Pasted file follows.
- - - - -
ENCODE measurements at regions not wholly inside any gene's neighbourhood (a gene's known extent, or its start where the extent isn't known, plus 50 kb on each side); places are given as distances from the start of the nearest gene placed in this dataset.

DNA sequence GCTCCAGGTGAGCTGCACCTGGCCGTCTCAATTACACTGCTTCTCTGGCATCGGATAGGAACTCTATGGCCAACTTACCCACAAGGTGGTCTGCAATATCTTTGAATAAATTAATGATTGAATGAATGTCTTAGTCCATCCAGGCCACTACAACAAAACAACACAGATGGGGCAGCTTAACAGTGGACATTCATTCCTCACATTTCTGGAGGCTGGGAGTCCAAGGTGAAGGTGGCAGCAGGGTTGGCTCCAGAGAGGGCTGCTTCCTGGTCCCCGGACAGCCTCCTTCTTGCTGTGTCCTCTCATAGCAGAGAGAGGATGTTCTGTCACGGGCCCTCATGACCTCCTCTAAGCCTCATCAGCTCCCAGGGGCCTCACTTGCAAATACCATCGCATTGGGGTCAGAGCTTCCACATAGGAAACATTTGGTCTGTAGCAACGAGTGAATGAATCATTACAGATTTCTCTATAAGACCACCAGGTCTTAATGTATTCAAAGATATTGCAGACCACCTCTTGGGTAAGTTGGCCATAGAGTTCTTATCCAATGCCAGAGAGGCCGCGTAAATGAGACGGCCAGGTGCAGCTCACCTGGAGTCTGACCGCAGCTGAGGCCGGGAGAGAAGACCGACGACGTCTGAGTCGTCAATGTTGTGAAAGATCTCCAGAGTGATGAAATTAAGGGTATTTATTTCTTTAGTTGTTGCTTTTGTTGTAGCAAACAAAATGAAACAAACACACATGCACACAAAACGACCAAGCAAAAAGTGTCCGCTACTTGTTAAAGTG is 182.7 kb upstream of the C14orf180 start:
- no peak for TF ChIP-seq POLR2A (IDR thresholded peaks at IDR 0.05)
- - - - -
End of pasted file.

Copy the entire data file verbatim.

ENCODE measurements at regions not wholly inside any gene's neighbourhood (a gene's known extent, or its start where the extent isn't known, plus 50 kb on each side); places are given as distances from the start of the nearest gene placed in this dataset.

DNA sequence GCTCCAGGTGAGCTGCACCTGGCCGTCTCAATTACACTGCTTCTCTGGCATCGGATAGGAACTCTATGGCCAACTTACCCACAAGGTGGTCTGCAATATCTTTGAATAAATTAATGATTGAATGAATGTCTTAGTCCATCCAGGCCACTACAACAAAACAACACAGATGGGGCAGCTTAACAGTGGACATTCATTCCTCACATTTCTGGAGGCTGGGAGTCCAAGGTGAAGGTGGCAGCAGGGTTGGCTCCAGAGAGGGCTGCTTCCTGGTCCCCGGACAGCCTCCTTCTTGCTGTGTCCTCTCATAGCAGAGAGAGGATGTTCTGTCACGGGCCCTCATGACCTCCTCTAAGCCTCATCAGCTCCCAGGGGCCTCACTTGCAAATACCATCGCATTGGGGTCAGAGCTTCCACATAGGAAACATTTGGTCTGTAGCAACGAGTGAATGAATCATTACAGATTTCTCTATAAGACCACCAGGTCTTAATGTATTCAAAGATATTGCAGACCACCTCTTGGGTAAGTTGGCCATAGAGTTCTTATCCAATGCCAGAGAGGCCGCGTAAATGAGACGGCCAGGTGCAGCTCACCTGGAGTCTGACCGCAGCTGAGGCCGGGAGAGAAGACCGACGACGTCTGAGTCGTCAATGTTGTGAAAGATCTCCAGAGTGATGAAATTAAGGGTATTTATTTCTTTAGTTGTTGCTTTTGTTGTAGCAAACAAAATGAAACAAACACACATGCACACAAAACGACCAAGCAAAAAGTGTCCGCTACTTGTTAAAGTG is 182.7 kb upstream of the C14orf180 start:
- no peak for TF ChIP-seq POLR2A (IDR thresholded peaks at IDR 0.05)